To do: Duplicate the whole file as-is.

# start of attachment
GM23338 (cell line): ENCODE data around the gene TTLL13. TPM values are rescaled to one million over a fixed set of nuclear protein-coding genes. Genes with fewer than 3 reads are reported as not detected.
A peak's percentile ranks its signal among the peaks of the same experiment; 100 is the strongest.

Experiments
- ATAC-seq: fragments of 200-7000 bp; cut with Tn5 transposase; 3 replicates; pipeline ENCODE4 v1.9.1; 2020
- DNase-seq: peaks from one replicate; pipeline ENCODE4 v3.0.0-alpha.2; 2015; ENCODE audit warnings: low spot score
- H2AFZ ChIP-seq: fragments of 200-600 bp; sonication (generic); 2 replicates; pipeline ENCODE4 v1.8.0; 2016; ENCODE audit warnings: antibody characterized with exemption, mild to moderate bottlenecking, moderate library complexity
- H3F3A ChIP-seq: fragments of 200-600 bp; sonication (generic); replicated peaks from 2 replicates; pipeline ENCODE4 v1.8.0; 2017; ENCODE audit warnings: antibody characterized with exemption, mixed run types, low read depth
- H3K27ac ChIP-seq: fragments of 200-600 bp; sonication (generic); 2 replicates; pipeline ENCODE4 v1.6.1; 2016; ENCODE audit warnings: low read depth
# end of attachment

GM23338 (cell line): ENCODE data around the gene TTLL13. TPM values are rescaled to one million over a fixed set of nuclear protein-coding genes. Genes with fewer than 3 reads are reported as not detected.
A peak's percentile ranks its signal among the peaks of the same experiment; 100 is the strongest.

Experiments
- ATAC-seq: fragments of 200-7000 bp; cut with Tn5 transposase; 3 replicates; pipeline ENCODE4 v1.9.1; 2020
- DNase-seq: peaks from one replicate; pipeline ENCODE4 v3.0.0-alpha.2; 2015; ENCODE audit warnings: low spot score
- H2AFZ ChIP-seq: fragments of 200-600 bp; sonication (generic); 2 replicates; pipeline ENCODE4 v1.8.0; 2016; ENCODE audit warnings: antibody characterized with exemption, mild to moderate bottlenecking, moderate library complexity
- H3F3A ChIP-seq: fragments of 200-600 bp; sonication (generic); replicated peaks from 2 replicates; pipeline ENCODE4 v1.8.0; 2017; ENCODE audit warnings: antibody characterized with exemption, mixed run types, low read depth
- H3K27ac ChIP-seq: fragments of 200-600 bp; sonication (generic); 2 replicates; pipeline ENCODE4 v1.6.1; 2016; ENCODE audit warnings: low read depth